Concerns about sunscreens started to heat up in 2019 when the Federal Food and Drug Administration (FDA) asked manufacturers for safety data on chemical ingredients, including octocrylene. In May of 2021, an independent testing lab found levels of another probable carcinogen, benzene, in several products, leading to some recalls.
What ingredients are good and which ones are not so good?
FDA research shows that the body absorbs enough of sunscreens’ chemical ingredients to warrant additional testing. The safety data requested by the FDA is still under review. In 2019, when the FDA proposed its most recent updates to sunscreen regulations, it stated that ZInc Oxide was the only current approved sunscreen active ingredient that is generally recognized as safe (GRAS), based on the currently available information. In the past year, numerous new studies have raised even more concerns about the endocrine-disrupting effects from several other ingredients: homosalate, avobenzone and oxybenzone, and octocrylene.
Working with researchers at the Paris-based Sorbonne University, Craig Downs, executive director of the nonprofit Haereticus Environmental Laboratory that studies risks to health and the environment and Joe DiNardo, a toxicologist who formerly worked in the cosmetics industry, tested 16 octocrylene-based sunscreens purchased in France and the U.S.
The research showed that benzophenone in sunscreens can interfere with estrogen, according to the WHO. The hormone plays a key role in the health of women, and disrupting it can lead to early puberty and altered functioning of reproductive organs. Downs’ study suggests that benzophenone was formed by degradation of octocrylene. Only sunscreens containing the UV blocker tested positive for the contaminant, and the levels increased over time.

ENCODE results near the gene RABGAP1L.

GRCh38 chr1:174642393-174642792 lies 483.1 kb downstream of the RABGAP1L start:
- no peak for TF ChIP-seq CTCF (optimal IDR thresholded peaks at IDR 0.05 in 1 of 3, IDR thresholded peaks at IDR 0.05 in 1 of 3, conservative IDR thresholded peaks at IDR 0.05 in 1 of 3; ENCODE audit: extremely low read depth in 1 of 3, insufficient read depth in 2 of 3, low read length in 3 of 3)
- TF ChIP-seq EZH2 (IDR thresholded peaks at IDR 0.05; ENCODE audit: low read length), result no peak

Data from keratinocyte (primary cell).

Downs has been studying the health and environmental impact of sunscreens for many years. His research has led Hawaii and other beach tourist destinations such as the U.S. Virgin Islands to ban the sale of sunscreens containing oxybenzone, which is chemically related to benzophenone and octocrylene, because of research suggesting damage to coral reefs.
Studies have also found that octocrylene causes relatively high rates of skin allergies (Bryden 2006). It has also been linked to aquatic toxicity, with the potential to harm coral reefs (Stein 2019), and it is often contaminated with the known carcinogen benzophenone as stated above.
Mineral sunscreen is the way to go.
While there is still more research to be done on many of the chemicals found in sunscreens, one thing is for certain: using a mineral based sunscreen made with non-nano zinc oxide and/or titanium dioxide is the best way to protect not only you and your family, but also the coral reefs and other marine life.
[i] http://www.acne.org/blog/2010/07/06/more-on-avobenzone-and-octocrylene-our-sunscreen-ingredients/ [ii] http://www.ewg.org/skindeep/ingredient/700596/AVOBENZONE/ [iii] https://www.ncbi.nlm.nih.gov/pmc/articles/PMC3443608/ [iv] https://www.ncbi.nlm.nih.gov/pubmed/17015167 [v] https://www.ncbi.nlm.nih.gov/pmc/articles/PMC3249911/